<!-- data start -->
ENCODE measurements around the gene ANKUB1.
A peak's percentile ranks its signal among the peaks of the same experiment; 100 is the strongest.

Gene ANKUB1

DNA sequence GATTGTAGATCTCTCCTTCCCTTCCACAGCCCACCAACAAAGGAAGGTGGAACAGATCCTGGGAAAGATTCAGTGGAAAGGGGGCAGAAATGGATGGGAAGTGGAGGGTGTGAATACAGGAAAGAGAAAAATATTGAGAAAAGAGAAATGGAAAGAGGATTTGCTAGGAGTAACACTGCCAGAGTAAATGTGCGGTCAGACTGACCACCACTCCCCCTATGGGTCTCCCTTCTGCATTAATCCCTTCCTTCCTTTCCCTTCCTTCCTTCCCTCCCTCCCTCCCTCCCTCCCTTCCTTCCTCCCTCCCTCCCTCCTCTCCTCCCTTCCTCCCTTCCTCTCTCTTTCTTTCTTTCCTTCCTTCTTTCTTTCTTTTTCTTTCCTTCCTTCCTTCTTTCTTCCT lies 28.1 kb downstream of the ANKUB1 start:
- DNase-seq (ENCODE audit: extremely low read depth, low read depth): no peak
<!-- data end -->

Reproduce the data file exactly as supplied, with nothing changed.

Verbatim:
ENCODE measurements around the gene ANKUB1.
A peak's percentile ranks its signal among the peaks of the same experiment; 100 is the strongest.

Gene ANKUB1

DNA sequence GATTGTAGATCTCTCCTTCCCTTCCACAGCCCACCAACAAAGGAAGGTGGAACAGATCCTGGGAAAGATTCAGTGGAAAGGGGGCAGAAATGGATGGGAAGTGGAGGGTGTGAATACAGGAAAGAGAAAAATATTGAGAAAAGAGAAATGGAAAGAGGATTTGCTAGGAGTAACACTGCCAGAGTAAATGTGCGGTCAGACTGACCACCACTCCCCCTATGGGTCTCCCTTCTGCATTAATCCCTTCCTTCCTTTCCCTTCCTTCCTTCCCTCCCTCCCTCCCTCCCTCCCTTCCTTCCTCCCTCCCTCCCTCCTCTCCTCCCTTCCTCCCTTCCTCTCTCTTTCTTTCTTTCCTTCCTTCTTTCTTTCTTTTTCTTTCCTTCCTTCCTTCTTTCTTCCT lies 28.1 kb downstream of the ANKUB1 start:
- DNase-seq (ENCODE audit: extremely low read depth, low read depth): no peak